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'Passport to Health' Encourages Children To Be More Active, Healthier


Eight dental and medical students from UNC-Chapel Hill and Duke University have spent the past month helping area children become more active and make healthier food choices.

North Carolina Schweitzer Fellows recently organized the “Passport to Health” program. In the top row, from left to right, are Nicoleta Agrigoroae-Bolos, Katie Hawn, Jessica Watson, Homa Azargoon, Mrinali Patel and Ashley Schaaf. Brad Perez and Jennifer Blakely are also pictured. Agrigoroae-Bolos, Hawn, Azargoon, Schaaf and Blakely are UNC-Chapel Hill dental students. North Carolina Schweitzer Fellows recently organized the “Passport to Health” program. In the top row, from left to right, are Nicoleta Agrigoroae-Bolos, Katie Hawn, Jessica Watson, Homa Azargoon, Mrinali Patel and Ashley Schaaf. Brad Perez and Jennifer Blakely are also pictured. Agrigoroae-Bolos, Hawn, Azargoon, Schaaf and Blakely are UNC-Chapel Hill dental students.

“Passport to Health,” involving third-, fourth- and fifth-graders at Durham’s Lakewood Elementary School, has featured interactive lessons focused on nutrition, exercise and oral health. The program is a part of the North Carolina Schweitzer Fellows Program and concludes Dec. 7.

Participating students have also been asked to eat one fruit and vegetable and exercise for 15 minutes each day and brush their teeth well twice a day. Parents then have signed the child’s “passport” next to each accomplished health goal.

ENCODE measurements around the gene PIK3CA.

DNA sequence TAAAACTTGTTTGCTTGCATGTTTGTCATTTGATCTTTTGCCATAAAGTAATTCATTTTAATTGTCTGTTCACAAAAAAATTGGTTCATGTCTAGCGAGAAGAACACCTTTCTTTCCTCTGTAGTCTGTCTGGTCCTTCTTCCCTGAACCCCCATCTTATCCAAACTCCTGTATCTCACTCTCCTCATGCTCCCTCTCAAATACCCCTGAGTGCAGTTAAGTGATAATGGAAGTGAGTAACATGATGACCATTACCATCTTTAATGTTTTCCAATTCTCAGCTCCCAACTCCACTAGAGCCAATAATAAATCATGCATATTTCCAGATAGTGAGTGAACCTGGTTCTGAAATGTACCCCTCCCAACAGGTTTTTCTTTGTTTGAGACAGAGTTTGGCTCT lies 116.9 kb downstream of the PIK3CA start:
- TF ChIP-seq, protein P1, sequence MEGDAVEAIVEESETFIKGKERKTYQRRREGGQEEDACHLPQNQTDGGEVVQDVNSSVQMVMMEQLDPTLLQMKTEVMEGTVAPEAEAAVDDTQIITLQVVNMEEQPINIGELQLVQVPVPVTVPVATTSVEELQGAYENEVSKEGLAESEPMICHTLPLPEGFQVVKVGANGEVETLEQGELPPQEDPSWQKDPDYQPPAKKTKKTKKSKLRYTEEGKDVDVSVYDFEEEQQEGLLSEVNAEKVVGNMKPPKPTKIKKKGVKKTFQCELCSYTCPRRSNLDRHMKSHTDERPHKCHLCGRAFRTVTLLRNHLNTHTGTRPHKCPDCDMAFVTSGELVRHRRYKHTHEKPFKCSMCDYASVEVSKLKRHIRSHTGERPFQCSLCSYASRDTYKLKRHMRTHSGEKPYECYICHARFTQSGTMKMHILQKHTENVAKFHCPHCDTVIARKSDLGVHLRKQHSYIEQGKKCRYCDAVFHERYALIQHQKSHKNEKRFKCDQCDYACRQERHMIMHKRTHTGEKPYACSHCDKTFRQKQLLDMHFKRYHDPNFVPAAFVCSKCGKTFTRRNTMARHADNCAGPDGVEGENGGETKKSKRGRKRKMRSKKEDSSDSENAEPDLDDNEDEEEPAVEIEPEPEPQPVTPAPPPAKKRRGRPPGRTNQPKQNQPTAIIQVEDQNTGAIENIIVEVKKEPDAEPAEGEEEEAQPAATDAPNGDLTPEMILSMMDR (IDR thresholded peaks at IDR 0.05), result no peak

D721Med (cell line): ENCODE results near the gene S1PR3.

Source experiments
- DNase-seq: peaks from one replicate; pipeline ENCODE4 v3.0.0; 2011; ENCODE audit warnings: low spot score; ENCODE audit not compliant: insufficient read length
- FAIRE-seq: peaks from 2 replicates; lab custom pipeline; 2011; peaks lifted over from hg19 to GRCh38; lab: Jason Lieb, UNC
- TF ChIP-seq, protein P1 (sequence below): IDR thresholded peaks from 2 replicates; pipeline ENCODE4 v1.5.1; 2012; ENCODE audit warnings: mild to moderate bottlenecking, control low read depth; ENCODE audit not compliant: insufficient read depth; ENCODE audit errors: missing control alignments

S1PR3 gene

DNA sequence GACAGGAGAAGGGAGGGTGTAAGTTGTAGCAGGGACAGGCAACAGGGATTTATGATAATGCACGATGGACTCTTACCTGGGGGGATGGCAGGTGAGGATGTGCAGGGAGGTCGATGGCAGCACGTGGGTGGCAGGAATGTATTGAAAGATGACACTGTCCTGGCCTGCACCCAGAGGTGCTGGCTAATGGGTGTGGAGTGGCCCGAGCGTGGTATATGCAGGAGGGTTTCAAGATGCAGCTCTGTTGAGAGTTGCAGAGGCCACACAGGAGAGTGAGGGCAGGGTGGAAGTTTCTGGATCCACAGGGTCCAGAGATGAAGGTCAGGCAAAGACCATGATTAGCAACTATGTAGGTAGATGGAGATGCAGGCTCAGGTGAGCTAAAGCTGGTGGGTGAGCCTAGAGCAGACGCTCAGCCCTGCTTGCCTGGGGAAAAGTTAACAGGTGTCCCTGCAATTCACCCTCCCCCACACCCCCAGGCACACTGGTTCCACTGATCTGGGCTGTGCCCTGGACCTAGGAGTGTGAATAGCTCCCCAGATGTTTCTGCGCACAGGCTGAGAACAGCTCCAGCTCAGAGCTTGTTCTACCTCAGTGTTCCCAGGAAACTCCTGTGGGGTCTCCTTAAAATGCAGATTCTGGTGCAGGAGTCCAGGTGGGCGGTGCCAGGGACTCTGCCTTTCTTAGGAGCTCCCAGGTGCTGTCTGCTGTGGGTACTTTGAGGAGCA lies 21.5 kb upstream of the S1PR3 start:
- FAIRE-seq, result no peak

On Dec. 7, each participant will receive a T-shirt and jump rope. In addition, one student will be selected from each grade to receive a bicycle and helmet.

The following students and North Carolina Schweitzer Fellows organized “Passport to Health”: Nicoleta Agrigoroae-Bolos, Homa Azargoon, Jennifer Blakely, Katie Hawn and Ashley Schaaf, from the UNC-Chapel Hill School of Dentistry; Jessica Watson, from the UNC-Chapel Hill School of Medicine; and Mrinali Patel and Brad Perez, from the Duke University School of Medicine.

“By providing health education to these young children, we are addressing the root causes of many preventable diseases that could affect them later in their life,” said Agrigoroae-Bolos. “We really hope that all the healthy habits conveyed by our project will bear fruit for decades to come.”

The North Carolina Schweitzer Fellows Program, inspired by the life and ideals of Dr. Albert Schweitzer, serves to strengthen health professional students’ commitment to public service and build their leadership skills.

More information on the North Carolina Schweitzer Fellows Program is at www.schweitzerfellowship.org



Posted: 04/22/2010